In a survey conducted among 500 expatriates by the Singapore-based
Political and Economic Risk Consultancy, the Philippines was top
choice for expatriate living because it offers the best overall
quality of life. Among the advantages cited by the expatriates were
ability to interact with the local population (many of whom speak
and/or understand English), access to recreational activities,
value-for-money housing and shopping, and ‘‘excellent’’ nightlife.
The Philippines is also the top destination for retirees among all
countries in the world, mainly because of the presence of household
help and caregivers.
Cost of living
Living costs vary widely; the cost of living in Metro Manila is the
highest in the entire country. But no matter where you are in the
Philippines, the cost of living will be dramatically lower than in a
comparable area in a Western nation. Houses can be leased for US$300
(for an unfurnished one-bedroom apartment in an average
neighborhood) to US$4,000 (for a fully furnished four-bedroom house
in an upscale community). Hotel rates range from US$72 to US$100 a
day (for three-star hotels) to US$180 to US$250 (for five-star
hotels). In Metro Manila and suburban areas, American and
international schools offer classes for all grade levels. Tuition
ranges from US$2,800 to US$9,300 annually.
Entertainment and Recreation
Many regard Metro Manila as the entertainment capital of Asia.
Numerous watering holes, bars, bistros, and such offer an eclectic
selection of music; there are places that offer jazz, others that
feature rock, and still others that play Latin beats. Theaters and
hotel restaurants are often venues for Filipino music and dance.
Restaurants also cater to all palates, serving international
cuisine. Be it Asian food, Mediterranean fare, or Western staples,
the Philippines will surely have something to offer.
There are also many sports activities to choose from.
golf courses can be found all over the country. Facilities for
basketball, tennis, bowling, billiards, horseback riding, wall
climbing, and soccer are also available. For the adventure seekers,
the archipelago has several scenic dive and surf spots, and for
mountain climbers, mountains ranging in size from small to massive.
The Philippines also presents means of relaxing. Spas can be found
all over Metro Manila, good for a day of pampering. For weekend
getaways and longer vacations, there are plenty of places to choose
from. Subic Bay, once home to the largest US
Naval Base Complex outside the United States, has become a popular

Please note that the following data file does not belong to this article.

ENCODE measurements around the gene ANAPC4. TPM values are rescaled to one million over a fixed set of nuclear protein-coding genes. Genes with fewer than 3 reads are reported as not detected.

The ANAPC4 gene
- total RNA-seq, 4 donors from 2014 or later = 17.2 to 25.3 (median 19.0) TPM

tourist destination. While it has a Central Business District for
various industries, its beaches and ecological attractions draw in
visitors. Boracay is considered by many as a top vacation spot in
the world. A short plane and boat ride away from Manila, it is
famous not only for its pristine waters and powdery white sand, but
also for its
There are a number of good schools for expatriates' children who are
at the primary
and secondary levels. Most private schools and universities use
English as the
medium of instruction. There are international schools with
sprawling campuses in
Manila and its suburbs. These employ American, British, French,
Singaporean curricula. A number of these schools are internationally
• Southville (pre-school to college) is accredited by The
Western Association of
Schools and Colleges (WASC). Some of the majors offered at the
college level are:
BS Computer Science, BS Finance, BS BA Human Resource Management, BS
Elementary Education, and AB Mass Communication.
• Eurocampus involves two schools from two different
countries: France and
Germany. Each school has its own curriculum that follows closely
what is offered in the two countries. Both schools employ teachers
from France and Germany,
ensuring the same quality of education found in their homelands.
students transfer to schools in Germany, Switzerland, or France
• Faith Academy is an international Christian school
primarily for the children of
missionaries working in Asia.
• Brent International School Manila accepts students from
nursery to Grade 12. It is accredited by WASC, the Philippines
Acrediting Association of Schools, Colleges and Universities (PAASCU),
and the Bureau of Immigration and Deportation. Brent is a member of
the East Asia Council of Regional Schools and the European Council
of International Schools, among others.
• The International School (IS) Manila offers an
American-based curriculum from early primary to high school. IS
Manila also has programs for students who need an English as a
Second Language program. The students of IS Manila represent 59
different nationalities, and the faculty is a mixture of teachers
from 14 countries, forming one of the most diverse educational
communities in the world.
• The British School Manila in Fort Bonifacio Global City
provides the highest quality British education. It follows the UK
National Curriculum from Reception to Year 11. Students are prepared
for various tests, such as the National Curriculum Tests (NCTs).
They eventually take the International Baccalaureate (subject to
inspection). In all comparative assessments, students at BSM perform
National UK averages.